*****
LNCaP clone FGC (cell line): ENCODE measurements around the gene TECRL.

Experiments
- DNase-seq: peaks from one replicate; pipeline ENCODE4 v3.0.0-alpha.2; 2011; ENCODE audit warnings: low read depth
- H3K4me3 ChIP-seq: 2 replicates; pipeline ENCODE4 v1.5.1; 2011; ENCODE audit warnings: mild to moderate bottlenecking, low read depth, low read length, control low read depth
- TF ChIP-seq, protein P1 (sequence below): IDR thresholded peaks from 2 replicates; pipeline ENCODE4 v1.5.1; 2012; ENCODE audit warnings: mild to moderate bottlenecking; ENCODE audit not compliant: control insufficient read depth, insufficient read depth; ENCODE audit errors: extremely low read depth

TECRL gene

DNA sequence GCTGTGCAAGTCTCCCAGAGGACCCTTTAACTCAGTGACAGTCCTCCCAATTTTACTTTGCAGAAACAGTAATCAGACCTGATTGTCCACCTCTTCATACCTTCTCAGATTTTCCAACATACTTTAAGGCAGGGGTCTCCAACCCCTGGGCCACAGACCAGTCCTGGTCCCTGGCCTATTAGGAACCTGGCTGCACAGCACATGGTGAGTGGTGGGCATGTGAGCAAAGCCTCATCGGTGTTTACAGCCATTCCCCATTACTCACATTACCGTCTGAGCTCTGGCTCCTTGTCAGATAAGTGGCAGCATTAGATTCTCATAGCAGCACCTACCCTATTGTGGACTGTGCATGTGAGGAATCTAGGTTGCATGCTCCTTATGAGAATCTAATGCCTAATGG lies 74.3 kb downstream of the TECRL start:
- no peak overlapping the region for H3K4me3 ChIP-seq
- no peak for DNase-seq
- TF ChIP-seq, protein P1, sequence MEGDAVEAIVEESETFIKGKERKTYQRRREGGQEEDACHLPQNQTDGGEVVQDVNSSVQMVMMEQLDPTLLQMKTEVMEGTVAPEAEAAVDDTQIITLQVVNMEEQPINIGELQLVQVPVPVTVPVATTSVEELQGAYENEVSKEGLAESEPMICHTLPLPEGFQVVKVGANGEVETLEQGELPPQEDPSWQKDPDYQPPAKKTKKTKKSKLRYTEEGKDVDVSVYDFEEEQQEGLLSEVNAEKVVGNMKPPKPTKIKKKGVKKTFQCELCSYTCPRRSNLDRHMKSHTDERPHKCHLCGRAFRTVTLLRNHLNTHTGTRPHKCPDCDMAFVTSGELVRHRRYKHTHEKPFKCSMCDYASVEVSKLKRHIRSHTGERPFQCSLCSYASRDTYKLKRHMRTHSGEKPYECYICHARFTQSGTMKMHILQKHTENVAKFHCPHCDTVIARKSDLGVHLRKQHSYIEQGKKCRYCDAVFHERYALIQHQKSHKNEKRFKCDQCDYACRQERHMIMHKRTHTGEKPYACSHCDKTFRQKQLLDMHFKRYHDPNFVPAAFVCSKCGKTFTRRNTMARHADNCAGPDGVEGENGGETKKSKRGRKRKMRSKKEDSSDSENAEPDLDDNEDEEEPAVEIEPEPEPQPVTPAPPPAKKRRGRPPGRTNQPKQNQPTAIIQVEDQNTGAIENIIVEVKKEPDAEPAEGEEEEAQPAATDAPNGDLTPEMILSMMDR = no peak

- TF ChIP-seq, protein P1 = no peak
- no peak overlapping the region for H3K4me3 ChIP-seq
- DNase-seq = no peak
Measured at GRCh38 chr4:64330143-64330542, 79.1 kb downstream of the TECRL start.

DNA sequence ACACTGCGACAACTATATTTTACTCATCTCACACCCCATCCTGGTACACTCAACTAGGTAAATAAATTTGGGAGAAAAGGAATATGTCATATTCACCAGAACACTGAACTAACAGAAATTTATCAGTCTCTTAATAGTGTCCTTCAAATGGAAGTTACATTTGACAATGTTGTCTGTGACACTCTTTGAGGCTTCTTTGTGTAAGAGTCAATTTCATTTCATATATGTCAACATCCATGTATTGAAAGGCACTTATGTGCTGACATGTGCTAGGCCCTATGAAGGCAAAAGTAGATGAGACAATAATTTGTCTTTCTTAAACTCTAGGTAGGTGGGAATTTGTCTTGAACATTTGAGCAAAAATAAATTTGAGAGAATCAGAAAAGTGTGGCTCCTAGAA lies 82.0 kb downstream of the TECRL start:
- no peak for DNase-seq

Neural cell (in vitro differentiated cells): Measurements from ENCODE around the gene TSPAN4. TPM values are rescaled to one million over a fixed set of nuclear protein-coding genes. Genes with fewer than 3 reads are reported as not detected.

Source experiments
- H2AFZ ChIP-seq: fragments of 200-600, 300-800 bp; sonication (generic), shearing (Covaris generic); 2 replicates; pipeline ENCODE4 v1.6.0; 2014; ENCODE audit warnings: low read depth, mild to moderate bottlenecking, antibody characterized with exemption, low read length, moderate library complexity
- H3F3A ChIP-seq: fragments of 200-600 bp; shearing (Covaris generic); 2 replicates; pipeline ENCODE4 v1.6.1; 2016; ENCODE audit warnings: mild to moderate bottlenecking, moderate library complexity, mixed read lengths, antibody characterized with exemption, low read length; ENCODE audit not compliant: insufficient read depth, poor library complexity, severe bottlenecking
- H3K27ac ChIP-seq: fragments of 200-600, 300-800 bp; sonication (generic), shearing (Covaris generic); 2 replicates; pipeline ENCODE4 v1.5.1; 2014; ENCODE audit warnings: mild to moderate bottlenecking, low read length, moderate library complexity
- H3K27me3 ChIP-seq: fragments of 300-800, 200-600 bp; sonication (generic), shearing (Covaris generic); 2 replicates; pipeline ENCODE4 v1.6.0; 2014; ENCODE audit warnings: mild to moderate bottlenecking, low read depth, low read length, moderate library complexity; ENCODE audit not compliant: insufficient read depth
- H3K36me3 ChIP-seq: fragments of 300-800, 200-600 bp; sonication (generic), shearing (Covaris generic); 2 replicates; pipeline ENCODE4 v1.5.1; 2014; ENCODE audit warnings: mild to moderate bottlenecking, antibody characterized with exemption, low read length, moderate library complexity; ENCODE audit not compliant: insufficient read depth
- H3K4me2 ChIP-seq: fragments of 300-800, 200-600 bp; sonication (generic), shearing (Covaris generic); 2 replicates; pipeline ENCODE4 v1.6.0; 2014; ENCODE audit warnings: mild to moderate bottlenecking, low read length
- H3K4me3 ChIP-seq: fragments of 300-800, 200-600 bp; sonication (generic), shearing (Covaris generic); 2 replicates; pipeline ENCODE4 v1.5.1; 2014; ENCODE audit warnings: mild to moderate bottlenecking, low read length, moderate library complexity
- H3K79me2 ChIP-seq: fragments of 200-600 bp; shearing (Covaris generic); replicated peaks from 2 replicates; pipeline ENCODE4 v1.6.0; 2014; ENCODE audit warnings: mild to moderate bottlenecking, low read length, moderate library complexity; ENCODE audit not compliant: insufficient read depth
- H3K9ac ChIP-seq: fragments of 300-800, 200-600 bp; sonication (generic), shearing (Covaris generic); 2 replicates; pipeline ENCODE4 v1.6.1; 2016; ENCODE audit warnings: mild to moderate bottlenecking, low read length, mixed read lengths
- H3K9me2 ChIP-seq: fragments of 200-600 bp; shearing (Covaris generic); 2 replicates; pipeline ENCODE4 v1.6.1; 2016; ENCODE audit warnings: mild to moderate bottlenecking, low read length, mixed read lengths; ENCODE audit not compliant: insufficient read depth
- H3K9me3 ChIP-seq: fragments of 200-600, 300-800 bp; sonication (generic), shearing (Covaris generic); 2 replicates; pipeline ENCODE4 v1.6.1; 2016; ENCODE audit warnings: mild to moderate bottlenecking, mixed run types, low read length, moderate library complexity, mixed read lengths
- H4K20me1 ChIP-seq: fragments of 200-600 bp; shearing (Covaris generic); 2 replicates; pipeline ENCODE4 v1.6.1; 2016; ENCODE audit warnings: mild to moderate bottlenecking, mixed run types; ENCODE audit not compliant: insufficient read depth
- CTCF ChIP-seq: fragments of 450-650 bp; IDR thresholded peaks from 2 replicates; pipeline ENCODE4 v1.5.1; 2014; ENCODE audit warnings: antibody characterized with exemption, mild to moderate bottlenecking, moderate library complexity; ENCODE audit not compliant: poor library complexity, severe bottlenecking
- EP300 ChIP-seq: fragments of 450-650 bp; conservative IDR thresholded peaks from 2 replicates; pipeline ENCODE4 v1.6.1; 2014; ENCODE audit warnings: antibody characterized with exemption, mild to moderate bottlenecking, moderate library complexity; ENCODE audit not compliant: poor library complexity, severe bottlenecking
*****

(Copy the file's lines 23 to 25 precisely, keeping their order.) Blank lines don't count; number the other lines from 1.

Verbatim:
- H3K36me3 ChIP-seq: fragments of 300-800, 200-600 bp; sonication (generic), shearing (Covaris generic); 2 replicates; pipeline ENCODE4 v1.5.1; 2014; ENCODE audit warnings: mild to moderate bottlenecking, antibody characterized with exemption, low read length, moderate library complexity; ENCODE audit not compliant: insufficient read depth
- H3K4me2 ChIP-seq: fragments of 300-800, 200-600 bp; sonication (generic), shearing (Covaris generic); 2 replicates; pipeline ENCODE4 v1.6.0; 2014; ENCODE audit warnings: mild to moderate bottlenecking, low read length
- H3K4me3 ChIP-seq: fragments of 300-800, 200-600 bp; sonication (generic), shearing (Covaris generic); 2 replicates; pipeline ENCODE4 v1.5.1; 2014; ENCODE audit warnings: mild to moderate bottlenecking, low read length, moderate library complexity